There are so many business approaches out there, it’s often difficult to know which one is best for your company. Not only that, it can also be a daunting prospect if you’re already up and running to consider changing your existing approach.
I was faced with this prospect some time ago, and the route we took revolutionised our business. At the time I knew we needed a new approach to product development and it wasnt until I read The Lean Startup by Eric Ries and discovered the “lean” approach that I felt Id found the perfect fit.
But what exactly does the lean approach mean and how could it possibly help your business
Ries central argument inclines that businesses need to adopt a build-measure-learn approach to product development. This means taking it to market, measuring the customer experience and then refining it based on the wants and needs of those using it. It is a constant learning process that informs your product development validating the choices you make and the eventual end product.
Why is this way so revolutionary, you may ask Because so many businesses fail to understand that no matter how developed your initial plan is, it’s still really only speculation. You dont know how it will work out before you trial it. Too many start-ups spend their initial capital developing a brilliant product that no one wants. Thats not to say this approach will only work for start-ups either; it’s about continued testing and evaluation. The true test of a business is not the initial product launch but the long, tough process of developing that follows.
With this method businesses can create products that customers in that market actually want (also known as the product-market fit) in a time- and cost-effective way. Using lean methodology, a successful product can get out to consumers quickly and be refined according to its customers wants and needs, while an unsuccessful product could take years to reach consumers only to fail, wasting both company time and resources.
This is where the importance of evidence comes in. All of your decisions need to be validated. There are so many analytical tools around now that within just a few clicks you can access realistic, actionable information about your customers actual experiences with your product. Couple this with qualitative feedback and you have a clear picture of what (if anything) you need to adjust. In this sense, look at the lean approach as a scientific method, with change grounded in data from customer behaviour, not whims.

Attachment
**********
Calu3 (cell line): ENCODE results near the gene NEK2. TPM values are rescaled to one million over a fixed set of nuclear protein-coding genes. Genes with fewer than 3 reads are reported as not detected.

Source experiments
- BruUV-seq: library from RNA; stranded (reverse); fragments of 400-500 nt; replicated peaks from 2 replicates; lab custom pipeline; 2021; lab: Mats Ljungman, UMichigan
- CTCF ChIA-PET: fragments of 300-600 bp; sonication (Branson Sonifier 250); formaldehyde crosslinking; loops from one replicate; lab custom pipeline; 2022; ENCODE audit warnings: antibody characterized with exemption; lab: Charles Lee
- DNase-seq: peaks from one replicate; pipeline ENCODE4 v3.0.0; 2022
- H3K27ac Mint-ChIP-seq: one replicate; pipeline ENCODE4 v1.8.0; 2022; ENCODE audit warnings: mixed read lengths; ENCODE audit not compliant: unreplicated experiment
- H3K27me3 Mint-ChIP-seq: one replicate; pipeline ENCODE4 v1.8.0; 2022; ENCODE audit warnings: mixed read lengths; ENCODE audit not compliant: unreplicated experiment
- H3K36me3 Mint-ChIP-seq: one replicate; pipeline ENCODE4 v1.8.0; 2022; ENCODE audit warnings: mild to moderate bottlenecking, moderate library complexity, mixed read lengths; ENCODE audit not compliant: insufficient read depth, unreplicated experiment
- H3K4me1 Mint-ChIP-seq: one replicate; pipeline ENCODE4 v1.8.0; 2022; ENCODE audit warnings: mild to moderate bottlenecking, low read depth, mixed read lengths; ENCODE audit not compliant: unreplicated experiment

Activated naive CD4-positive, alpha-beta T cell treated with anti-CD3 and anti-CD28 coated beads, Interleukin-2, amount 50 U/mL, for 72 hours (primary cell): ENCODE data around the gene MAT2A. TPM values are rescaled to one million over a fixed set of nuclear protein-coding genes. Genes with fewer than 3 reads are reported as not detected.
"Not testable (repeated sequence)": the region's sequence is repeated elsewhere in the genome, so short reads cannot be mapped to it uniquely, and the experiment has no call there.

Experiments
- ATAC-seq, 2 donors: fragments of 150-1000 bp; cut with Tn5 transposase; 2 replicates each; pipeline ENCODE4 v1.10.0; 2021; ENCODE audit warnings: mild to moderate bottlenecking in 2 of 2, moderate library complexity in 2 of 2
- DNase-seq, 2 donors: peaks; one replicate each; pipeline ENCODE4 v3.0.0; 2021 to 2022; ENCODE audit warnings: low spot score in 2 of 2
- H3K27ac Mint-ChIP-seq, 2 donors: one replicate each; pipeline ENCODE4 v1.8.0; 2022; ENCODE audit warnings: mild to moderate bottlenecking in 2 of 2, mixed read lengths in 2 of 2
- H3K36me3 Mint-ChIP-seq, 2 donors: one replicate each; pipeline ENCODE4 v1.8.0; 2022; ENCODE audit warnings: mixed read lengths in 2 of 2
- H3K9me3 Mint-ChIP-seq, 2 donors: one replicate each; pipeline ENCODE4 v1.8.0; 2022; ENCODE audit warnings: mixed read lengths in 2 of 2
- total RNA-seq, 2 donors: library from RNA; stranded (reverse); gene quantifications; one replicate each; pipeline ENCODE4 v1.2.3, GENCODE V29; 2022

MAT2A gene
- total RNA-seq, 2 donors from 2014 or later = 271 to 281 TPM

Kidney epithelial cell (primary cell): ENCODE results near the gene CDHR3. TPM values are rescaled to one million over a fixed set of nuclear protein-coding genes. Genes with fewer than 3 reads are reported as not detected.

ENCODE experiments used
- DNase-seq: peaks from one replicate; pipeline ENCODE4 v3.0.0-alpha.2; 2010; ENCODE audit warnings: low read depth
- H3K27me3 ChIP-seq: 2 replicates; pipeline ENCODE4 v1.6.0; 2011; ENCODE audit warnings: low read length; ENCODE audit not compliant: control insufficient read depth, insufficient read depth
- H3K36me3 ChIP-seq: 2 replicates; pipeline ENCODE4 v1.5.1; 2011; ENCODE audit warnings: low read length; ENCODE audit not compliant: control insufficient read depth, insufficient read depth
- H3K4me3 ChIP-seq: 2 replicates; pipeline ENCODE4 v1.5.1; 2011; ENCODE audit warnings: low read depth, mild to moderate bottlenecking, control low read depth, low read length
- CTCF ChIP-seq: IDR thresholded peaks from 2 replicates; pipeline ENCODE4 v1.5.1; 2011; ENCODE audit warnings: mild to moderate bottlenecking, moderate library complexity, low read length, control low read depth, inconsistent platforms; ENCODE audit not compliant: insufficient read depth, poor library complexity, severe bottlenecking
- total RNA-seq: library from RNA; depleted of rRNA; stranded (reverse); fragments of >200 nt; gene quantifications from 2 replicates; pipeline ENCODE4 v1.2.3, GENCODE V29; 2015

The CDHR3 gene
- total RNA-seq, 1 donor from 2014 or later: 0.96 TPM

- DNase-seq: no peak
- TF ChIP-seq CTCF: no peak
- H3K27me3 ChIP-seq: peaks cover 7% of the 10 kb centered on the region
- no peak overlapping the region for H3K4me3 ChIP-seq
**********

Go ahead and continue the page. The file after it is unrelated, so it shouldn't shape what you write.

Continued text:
At Geonomics, we adopted the lean start-up approach so that our focus is solidly aimed at creating delightful products that players love to use. Our flagship game, GeoLotto, was produced following the fundamentals of lean methodology. It went through a process of iterative, continuous development based on data from actual player behaviour. And even now, after its full consumer launch in the UK market, were still testing and refining the game.
The result A robust, stable and engaging game that our players love, and which gets bigger and better every day. But it’s still based on the same concept which is looking to revolutionise a very traditional industry with an innovative product that the market has never seen. Theres still room for big ideas in a lean world.
There will always be sceptics and those who are cautious of making such a huge change in approach. However it’s important to note that while we are fans of the lean way of doing things, we dont follow it slavishly. As with any good business approach, it’s vital to pick and mix the elements that complement your business and discard the bits that dont. Its an approach that can be tailored to your needs in fact, this is encouraged by Ries.
The lean start-up model has transformed our business and product, and has made us stronger than ever before. Its focus on the consumer, validated learning and a willingness to fail (if it’s done cheaply and quickly) has meant weve created a fantastic product without losing money, time and our will to succeed.
Henry Oakes is the co-founder of location-based gaming company Geonomics.